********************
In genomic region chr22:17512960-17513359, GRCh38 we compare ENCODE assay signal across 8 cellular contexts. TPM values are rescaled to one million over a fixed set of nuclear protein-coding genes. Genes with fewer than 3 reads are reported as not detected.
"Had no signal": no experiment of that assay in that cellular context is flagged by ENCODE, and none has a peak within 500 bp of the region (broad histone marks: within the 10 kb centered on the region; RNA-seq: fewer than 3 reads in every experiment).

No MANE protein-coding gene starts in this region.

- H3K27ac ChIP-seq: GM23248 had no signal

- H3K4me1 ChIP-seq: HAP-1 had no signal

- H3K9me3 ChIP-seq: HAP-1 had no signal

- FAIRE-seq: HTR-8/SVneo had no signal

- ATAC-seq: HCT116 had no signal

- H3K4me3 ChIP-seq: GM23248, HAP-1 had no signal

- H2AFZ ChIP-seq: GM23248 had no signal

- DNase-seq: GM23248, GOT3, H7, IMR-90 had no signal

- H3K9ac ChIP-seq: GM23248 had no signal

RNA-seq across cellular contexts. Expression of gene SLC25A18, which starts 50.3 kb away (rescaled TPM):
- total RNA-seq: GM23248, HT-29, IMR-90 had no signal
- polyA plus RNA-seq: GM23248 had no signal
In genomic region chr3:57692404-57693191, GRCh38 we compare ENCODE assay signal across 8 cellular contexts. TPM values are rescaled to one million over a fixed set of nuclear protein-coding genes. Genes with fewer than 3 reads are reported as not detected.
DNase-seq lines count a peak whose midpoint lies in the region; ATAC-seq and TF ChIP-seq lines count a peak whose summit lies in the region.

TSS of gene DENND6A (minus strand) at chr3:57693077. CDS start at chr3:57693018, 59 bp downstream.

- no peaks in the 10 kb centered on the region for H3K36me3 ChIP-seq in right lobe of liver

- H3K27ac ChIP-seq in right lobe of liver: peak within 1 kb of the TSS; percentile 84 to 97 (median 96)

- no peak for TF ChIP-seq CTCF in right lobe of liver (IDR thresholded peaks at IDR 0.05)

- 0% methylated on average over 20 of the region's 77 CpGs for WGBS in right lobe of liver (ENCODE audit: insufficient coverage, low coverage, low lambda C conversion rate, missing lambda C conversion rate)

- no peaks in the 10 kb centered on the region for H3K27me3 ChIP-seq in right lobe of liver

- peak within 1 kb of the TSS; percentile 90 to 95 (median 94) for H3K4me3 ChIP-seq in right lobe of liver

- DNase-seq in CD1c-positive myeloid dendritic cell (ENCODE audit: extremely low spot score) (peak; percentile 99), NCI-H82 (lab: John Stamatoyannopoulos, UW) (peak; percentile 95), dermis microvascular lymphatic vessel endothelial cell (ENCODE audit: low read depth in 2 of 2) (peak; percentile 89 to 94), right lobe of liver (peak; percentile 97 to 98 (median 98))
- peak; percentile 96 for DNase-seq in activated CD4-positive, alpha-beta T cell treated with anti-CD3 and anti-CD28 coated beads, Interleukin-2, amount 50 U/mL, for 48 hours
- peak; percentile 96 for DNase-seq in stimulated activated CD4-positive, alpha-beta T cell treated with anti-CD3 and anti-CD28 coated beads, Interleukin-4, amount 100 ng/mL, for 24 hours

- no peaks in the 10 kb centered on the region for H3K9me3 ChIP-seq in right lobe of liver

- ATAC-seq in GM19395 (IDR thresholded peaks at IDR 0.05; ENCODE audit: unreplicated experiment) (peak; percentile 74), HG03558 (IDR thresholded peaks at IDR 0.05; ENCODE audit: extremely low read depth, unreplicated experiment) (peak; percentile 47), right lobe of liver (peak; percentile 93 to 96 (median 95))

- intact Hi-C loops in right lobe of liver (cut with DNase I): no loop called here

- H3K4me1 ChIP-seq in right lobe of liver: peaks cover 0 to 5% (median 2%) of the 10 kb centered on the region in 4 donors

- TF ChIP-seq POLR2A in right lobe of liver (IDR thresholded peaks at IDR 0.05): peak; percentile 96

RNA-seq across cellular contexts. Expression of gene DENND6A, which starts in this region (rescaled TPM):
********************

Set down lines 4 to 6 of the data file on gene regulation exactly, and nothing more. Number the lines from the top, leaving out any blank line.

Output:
- H3K27ac ChIP-seq: GM23248 had no signal

- H3K4me1 ChIP-seq: HAP-1 had no signal

- H3K9me3 ChIP-seq: HAP-1 had no signal